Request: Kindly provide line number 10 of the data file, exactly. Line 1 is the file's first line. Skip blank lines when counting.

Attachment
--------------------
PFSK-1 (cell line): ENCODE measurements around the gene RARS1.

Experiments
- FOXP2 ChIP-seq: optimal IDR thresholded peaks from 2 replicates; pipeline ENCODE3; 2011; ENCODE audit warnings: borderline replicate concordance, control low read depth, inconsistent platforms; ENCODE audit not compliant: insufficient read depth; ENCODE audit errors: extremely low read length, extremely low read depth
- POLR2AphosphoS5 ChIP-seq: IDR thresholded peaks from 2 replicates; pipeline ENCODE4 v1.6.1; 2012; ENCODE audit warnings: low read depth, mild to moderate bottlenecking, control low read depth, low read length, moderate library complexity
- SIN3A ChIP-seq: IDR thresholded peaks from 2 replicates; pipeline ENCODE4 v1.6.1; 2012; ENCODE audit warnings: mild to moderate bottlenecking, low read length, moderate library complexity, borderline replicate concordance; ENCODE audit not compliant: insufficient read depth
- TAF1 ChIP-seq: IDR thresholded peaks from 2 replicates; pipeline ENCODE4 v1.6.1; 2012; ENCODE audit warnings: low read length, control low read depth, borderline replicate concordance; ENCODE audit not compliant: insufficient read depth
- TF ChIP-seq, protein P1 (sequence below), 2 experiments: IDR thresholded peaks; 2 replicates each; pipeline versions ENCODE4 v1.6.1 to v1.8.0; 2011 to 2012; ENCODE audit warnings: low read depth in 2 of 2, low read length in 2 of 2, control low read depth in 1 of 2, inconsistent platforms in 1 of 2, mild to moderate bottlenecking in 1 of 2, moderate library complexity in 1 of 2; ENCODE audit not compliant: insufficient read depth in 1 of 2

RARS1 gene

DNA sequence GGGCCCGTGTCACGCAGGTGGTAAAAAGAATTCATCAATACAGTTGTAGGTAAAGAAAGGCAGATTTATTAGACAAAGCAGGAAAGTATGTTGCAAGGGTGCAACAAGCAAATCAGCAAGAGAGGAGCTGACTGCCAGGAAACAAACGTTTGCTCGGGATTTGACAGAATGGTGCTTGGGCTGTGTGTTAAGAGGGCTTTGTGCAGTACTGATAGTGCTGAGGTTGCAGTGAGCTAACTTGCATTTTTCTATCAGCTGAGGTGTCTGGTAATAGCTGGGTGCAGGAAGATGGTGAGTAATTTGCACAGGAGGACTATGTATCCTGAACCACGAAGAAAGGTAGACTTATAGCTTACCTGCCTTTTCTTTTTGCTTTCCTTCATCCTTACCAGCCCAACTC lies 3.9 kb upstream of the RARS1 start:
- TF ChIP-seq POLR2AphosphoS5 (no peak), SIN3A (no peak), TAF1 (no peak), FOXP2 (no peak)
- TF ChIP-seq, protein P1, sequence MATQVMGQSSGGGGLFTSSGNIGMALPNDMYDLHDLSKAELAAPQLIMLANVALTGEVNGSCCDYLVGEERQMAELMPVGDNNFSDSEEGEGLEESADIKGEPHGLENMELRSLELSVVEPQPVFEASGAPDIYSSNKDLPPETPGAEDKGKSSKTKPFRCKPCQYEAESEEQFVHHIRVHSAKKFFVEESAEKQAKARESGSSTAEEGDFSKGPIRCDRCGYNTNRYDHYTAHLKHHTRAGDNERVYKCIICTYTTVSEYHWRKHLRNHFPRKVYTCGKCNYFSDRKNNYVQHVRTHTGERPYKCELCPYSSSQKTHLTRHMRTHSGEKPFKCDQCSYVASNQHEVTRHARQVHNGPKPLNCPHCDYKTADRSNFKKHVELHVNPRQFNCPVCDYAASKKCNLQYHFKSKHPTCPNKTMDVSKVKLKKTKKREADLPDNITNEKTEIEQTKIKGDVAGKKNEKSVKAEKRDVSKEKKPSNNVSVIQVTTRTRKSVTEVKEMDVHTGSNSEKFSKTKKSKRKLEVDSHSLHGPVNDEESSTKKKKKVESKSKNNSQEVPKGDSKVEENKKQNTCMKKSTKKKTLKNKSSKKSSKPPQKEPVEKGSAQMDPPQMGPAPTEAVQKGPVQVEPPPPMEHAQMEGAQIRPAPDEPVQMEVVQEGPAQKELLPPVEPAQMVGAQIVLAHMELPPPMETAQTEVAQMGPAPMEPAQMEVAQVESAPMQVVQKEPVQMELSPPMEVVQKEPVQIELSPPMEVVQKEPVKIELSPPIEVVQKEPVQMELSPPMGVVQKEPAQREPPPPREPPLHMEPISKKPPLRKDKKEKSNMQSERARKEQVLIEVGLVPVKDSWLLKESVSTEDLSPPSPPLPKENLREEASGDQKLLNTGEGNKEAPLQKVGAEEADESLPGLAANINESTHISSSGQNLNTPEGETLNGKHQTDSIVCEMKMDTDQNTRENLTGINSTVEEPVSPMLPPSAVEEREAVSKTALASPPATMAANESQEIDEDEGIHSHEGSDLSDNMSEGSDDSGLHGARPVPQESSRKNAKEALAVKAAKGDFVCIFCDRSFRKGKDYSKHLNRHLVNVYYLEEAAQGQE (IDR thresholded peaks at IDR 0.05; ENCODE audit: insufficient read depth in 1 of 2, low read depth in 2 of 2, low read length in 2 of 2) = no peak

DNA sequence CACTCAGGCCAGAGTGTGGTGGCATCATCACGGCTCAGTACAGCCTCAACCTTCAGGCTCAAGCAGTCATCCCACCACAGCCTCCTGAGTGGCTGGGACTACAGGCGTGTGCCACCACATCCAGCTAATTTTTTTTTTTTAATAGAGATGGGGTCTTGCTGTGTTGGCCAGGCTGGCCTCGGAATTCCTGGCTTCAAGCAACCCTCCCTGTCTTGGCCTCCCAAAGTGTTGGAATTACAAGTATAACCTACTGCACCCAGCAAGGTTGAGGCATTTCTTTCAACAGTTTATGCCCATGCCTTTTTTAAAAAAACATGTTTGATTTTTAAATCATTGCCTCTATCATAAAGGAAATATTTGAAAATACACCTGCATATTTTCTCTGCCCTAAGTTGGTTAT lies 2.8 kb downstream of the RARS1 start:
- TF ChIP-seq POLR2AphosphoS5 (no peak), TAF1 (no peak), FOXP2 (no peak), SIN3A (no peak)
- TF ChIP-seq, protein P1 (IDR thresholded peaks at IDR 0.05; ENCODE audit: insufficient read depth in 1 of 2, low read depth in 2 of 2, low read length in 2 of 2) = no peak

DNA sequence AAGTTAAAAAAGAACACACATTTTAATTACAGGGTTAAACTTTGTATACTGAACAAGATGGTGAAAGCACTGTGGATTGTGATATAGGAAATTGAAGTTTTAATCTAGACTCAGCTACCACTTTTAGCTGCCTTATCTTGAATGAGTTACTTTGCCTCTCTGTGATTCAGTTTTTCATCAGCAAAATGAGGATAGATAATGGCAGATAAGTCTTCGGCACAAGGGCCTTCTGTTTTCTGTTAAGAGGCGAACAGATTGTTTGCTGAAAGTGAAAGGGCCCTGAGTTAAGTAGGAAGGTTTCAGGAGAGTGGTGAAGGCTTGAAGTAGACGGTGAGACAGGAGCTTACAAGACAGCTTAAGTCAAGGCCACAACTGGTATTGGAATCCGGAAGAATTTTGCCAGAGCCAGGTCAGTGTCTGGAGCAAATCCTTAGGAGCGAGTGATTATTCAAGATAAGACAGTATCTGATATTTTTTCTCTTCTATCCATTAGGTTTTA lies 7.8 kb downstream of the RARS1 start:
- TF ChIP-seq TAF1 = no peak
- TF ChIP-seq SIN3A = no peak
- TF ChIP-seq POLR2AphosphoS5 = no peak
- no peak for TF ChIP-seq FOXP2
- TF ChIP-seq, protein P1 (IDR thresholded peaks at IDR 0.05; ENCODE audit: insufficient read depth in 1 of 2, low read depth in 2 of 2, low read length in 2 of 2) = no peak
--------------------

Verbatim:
- TF ChIP-seq POLR2AphosphoS5 (no peak), SIN3A (no peak), TAF1 (no peak), FOXP2 (no peak)